In the News
Even in Highly Vaccinated New England, Hospitals Are Suffering

The northern New England states of Maine, New Hampshire and Vermont, all highly vaccinated, are suffering from surges that are taxing hospitals beset by staff shortages and sicker-than-usual patients.

New Hampshire Governor Chris Sununu told reporters Tuesday that the state is seeing its highest level of Covid-19 since the pandemic began, averaging about 1,000 new infections per day. He issued an executive order to help hospitals use their space more flexibly to add capacity.
Your question answered: Where are COVID-19 boosters available in Chittenden County?
Milton Independent

Gov. Phil Scott has directed the Vermont Agency of Human Services to implement a universal booster program for COVID-19 vaccinations and is strongly encouraging every Vermonter over the age of 18 to get a booster.

Anyone who has received the Johnson & Johnson vaccine is eligible two months after their first dose. Individuals who received a Pfizer or Moderna vaccine are eligible six months after completing their initial vaccination.

Vermont data shows boosters are already working to keep cases among the vulnerable populations lower, which can decrease pressure on local hospitals. About 50% of Vermonters over the age of 65 have received a booster.
What you need to know about rapid at-home COVID tests for your holiday gatherings

Vermont has seen COVID-19 infections and hospitalizations surge for months. With the Thanksgiving holiday approaching, health officials are recommending that people who plan to visit with friends or family get tested before and after gatherings.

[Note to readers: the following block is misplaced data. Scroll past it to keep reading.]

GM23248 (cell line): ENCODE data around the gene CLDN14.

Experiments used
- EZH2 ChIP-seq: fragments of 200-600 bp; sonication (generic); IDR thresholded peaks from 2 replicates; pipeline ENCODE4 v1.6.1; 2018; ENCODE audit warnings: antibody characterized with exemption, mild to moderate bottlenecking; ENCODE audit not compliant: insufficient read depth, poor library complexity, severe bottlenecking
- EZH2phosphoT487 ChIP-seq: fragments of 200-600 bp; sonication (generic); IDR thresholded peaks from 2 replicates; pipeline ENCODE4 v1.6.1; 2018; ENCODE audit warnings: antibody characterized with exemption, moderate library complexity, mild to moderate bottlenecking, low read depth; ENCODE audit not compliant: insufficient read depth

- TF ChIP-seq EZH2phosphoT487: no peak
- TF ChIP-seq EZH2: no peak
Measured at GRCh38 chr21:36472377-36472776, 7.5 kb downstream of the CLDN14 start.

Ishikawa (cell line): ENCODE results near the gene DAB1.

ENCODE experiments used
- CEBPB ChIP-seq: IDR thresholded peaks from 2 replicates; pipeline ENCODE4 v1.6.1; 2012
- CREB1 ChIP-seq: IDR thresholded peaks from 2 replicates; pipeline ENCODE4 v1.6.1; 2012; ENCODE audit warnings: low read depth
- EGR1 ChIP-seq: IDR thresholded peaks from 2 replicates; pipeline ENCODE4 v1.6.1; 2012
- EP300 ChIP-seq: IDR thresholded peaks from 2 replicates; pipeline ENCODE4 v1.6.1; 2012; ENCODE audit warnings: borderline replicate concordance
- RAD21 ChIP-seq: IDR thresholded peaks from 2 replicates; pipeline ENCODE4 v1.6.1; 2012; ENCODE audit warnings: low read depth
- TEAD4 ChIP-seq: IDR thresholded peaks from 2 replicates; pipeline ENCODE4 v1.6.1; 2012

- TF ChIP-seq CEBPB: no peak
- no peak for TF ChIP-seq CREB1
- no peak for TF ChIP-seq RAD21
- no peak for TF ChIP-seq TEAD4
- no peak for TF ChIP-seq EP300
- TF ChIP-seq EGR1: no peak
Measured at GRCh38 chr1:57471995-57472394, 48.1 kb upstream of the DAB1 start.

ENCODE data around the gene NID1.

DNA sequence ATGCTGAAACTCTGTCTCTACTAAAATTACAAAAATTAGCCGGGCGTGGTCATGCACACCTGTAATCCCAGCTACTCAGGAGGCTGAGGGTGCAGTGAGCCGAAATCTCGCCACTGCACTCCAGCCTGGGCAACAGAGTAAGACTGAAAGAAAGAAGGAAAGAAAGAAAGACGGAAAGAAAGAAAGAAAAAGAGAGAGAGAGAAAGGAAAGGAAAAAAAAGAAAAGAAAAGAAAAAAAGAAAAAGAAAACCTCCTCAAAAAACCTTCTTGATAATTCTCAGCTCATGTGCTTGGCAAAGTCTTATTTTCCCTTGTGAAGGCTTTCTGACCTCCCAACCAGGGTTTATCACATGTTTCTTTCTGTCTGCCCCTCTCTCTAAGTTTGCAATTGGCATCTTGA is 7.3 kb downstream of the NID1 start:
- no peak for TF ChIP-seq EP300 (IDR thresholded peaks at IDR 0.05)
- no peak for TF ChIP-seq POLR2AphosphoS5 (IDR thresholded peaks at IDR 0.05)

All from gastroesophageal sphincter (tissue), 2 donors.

But it can be hard to sort through the many rapid at-home tests now available, and understand how to use them effectively.

VPR’s Mitch Wertlieb spoke with Dr. Jessie Leyse, an infectious disease physician at Central Vermont Medical Center in Berlin. Their conversation has been edited and condensed for clarity.
Vt. Man's Special Take on Thanksgiving: ‘It Shouldn't Just be One Day a Year'

A man in Vermont says he has re-learned the true meaning of Thanksgiving — a process that deepened during a medical crisis.

“There’s so much to be grateful for,” said Thomas Jackson of Cornwall, who aims to live every day as if it’s Thanksgiving Day.

A seizure in July of 2020 led to a weeks-long stay at the University of Vermont Medical Center in Burlington. Doctors diagnosed the problem as originating with a brain tumor, which was removed ahead of tough rounds of chemotherapy and radiation.

“Everyone who knows anything about cancer is very surprised that I’m here this Thanksgiving,” Jackson told NECN & NBC10 Boston in an interview Thursday at his home. “As am I.”

Still, Jackson said he couldn’t feel sorry for himself throughout the ordeal — not with his attitude of gratitude. He works as a therapist and regularly meditates.
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